With most investors focusing their attentions on high-flyers such as LinkedIn (NYSE:LNKD), many "boring" sectors of the market are going unnoticed. Nothing could be more uninteresting than paper companies. After all, toilet paper, cardboard boxes and fax paper aren't something we really think about on a daily basis. However, rising pulp prices, growing global economic activity and a string of mergers/acquisitions could see the sector rising from obscurity. For investors, the time may be right to add the paper tigers to a portfolio.
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A New Growth Sector
As the digital office has begun to take hold, many investors have abandoned paper companies. This effect was intensified by the recession-driven market sell-off during 2008 and 2009. However, despite the rise of the paperless office, business paper consumption has steadily grown. The average North American office worker uses roughly 10,000 sheets of paper a year. This amount actually rose significantly with the adoption of PCs and e-mail, as more workers print the electronic communication. Total shipments of printing/writing paper in March were 11.7% higher than in February and saw 12.9% growth over March 2010.

Corrugated Box Shipments also Rising
It's not just office paper that is seeing an increase. Improved economic activity has helped corrugated box shipments rise 2% in the U.S. during the first quarter. This follows a 3.5% increase for all of 2010. What's more exciting is this increase is the first sequential increase following such a strong yearly advance since the mid-90s. According to the American Forest & Paper Association, containerboard, boxboard, unbleached kraft and solid bleached folding paperboard all saw production gains for February 2011 versus the same period a year ago. Pulp prices have been strong due to the Chilean earthquake and a Finnish port workers strike. Analysts expect that tight supplies will result in at least a price hike of about $50 a ton on containerboard in the U.S. by this summer.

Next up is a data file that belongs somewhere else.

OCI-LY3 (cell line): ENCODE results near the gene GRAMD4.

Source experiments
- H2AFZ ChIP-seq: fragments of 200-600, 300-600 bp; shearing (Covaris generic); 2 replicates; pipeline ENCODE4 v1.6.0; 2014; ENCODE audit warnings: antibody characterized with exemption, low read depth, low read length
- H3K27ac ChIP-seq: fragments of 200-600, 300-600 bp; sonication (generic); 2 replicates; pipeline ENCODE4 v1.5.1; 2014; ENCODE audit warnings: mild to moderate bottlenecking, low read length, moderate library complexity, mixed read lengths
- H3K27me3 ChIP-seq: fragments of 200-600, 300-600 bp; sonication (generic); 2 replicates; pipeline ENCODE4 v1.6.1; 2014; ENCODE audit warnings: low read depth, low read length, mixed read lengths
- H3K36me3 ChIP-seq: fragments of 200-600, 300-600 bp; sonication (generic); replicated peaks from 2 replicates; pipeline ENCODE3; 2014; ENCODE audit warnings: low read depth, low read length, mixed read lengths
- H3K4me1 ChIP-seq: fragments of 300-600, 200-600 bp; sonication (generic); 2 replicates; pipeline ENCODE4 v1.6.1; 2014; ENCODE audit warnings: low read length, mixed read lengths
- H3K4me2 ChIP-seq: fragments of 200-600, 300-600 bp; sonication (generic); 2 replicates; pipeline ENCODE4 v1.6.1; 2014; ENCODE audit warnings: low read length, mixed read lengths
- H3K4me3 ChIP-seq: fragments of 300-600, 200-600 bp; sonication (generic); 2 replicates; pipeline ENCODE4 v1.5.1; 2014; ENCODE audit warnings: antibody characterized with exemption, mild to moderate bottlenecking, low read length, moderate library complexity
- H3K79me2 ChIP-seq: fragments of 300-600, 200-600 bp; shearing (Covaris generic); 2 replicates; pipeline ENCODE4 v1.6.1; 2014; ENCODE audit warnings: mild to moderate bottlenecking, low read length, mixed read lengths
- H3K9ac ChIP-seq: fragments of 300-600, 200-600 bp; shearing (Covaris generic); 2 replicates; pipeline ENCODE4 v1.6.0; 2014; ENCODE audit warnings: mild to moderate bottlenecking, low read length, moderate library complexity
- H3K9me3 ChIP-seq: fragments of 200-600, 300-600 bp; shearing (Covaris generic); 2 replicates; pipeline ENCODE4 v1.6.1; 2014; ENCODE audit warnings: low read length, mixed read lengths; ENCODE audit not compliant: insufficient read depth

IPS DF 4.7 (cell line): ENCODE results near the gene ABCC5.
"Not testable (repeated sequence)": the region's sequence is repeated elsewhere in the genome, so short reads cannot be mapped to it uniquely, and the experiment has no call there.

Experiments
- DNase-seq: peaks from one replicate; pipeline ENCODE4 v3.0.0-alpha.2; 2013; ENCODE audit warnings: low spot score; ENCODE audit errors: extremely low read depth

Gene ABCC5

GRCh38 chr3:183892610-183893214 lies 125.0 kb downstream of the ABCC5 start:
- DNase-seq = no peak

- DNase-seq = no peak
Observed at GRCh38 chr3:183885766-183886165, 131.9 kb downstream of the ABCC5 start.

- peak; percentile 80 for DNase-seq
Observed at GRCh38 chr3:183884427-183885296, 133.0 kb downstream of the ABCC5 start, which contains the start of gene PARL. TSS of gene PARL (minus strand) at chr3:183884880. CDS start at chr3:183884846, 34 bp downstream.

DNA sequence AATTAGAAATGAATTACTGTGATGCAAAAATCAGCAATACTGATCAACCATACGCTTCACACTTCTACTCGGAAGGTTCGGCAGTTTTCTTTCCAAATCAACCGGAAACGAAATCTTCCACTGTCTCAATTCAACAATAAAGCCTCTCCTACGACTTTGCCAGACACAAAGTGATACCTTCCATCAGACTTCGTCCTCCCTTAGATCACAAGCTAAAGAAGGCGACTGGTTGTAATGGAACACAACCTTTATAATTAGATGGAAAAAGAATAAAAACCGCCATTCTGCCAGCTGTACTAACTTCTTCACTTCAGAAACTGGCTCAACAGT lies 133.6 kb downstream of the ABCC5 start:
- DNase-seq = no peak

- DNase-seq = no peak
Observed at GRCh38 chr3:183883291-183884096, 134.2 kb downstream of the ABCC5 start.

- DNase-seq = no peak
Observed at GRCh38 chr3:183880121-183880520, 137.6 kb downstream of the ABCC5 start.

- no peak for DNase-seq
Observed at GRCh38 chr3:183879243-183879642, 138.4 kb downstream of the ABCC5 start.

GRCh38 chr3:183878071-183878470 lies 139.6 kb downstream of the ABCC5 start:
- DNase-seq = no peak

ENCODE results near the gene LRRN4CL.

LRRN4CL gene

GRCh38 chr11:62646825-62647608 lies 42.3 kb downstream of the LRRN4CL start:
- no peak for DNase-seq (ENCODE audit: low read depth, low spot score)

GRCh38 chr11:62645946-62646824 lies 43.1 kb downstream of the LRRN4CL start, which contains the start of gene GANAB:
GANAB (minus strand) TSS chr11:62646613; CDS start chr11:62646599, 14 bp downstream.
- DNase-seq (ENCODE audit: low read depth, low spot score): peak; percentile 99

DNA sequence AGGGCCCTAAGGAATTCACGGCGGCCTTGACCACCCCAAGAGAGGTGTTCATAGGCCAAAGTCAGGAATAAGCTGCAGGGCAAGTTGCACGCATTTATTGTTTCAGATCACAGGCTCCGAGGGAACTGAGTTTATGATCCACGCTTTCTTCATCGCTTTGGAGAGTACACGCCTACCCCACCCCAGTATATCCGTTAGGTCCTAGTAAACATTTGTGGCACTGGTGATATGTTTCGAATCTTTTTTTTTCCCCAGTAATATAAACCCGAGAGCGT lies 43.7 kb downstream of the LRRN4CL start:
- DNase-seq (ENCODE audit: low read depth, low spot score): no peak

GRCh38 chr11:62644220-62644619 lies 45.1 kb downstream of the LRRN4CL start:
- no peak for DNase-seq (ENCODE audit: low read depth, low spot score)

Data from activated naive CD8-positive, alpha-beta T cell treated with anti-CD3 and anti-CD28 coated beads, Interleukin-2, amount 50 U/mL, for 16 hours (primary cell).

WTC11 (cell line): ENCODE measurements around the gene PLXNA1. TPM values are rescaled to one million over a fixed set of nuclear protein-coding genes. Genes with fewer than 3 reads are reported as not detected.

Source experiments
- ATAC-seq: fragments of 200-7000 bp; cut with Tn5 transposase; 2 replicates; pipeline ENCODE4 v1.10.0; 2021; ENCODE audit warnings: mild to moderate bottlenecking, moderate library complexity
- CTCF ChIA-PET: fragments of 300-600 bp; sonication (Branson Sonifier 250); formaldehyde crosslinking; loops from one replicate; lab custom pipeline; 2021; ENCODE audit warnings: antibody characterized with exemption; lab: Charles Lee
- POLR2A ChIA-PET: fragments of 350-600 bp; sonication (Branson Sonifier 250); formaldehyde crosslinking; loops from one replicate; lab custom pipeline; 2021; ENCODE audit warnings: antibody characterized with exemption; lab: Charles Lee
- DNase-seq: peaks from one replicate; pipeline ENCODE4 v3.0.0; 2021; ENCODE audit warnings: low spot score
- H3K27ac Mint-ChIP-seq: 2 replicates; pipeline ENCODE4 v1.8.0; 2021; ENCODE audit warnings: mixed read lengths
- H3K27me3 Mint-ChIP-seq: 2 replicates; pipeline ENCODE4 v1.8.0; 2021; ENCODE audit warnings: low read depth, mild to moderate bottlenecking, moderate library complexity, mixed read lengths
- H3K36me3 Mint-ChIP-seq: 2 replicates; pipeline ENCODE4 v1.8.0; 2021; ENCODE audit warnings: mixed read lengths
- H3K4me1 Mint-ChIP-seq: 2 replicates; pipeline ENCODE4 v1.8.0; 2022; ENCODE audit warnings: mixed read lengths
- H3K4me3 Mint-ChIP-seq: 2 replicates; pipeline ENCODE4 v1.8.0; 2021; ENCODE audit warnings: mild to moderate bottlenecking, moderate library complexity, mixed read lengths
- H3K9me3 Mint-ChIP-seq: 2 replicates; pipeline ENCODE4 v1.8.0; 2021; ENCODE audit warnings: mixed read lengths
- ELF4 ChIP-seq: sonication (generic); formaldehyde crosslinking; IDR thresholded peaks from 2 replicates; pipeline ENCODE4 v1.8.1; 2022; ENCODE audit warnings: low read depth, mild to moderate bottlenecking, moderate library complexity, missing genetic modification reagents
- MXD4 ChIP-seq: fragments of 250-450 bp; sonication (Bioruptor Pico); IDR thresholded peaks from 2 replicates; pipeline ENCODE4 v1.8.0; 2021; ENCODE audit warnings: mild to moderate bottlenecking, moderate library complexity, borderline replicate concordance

After the credit crisis hit, many over-leveraged pulp and paper companies fell by the wayside. AbitibiBowater's (NYSE:ABH) recent emergence from bankruptcy protection comes to mind. Stronger and better capitalized firms have been taking advantage of fire sale prices and bankruptcy assets. This is similar to what is happening in the tech and real estate sectors. Mergers will continue to play out within the paper sector. Recently, International Paper (NYSE:IP) made a $3.8 billion bid for Temple-Inland (NYSE:TIN). This follows Rock-Tenn's (NYSE:RKT) recent purchase of Smurfit-Stone.

Adding Those Paper Gains
With some analysts predicting that the paper and container board sector is only halfway through a current upward cycle, investors may want to consider the sector for a portfolio. Funds like Guggenheim Timber (NYSE:CUT) make adding the entire forestry sector to a portfolio easy. However, plenty of individual picks should see gains as well.

Spun off from timber REIT Potlatch (Nasdaq:PCH), Clearwater Paper (NYSE:CLW) produces private label tissue products such as toilet paper, paper towels, napkins and facial tissues to grocery stores. With more consumers switching to private label brands, Clearwater is in a unique position to profit from the trend. Shares of the paper company trade for a P/E of less than 10 and a PEG ratio of just 0.76.

Paper Stock Surging in Brazil Too
Paper growth isn't limited to North America. Brazilian stock Fibria Cellulose SA (NYSE:FBR) saw its net income surge to $241 million in the first quarter. This is a huge increase versus $5.6 million in the year-ago quarter. The stock yields 2.5%, and analysts see at least 14% more upside in the share price. Similarly, South African company Sappi Limited (NYSE:SPP) allows investors to tap into other emerging markets.

Finally, for those investors who may want to bet on the continuation of mega-mergers throughout the sector, KapStone (NYSE:KS), Packaging Corp. of America (NYSE:PKG) and Graphic Packaging (NYSE:GPK) have all been identified as potential buyout targets due to their market caps.

Bottom Line
Left for dead by many investors, the paper and packaging sector offers some interesting growth prospects. Rising pulp prices, expanding global economies and a new wave of merger fever are adding excitement to the boring industry. For investors, the time could be right to add the sector to a portfolio. (For additional reading, also see More Mergers In Container Sector.)

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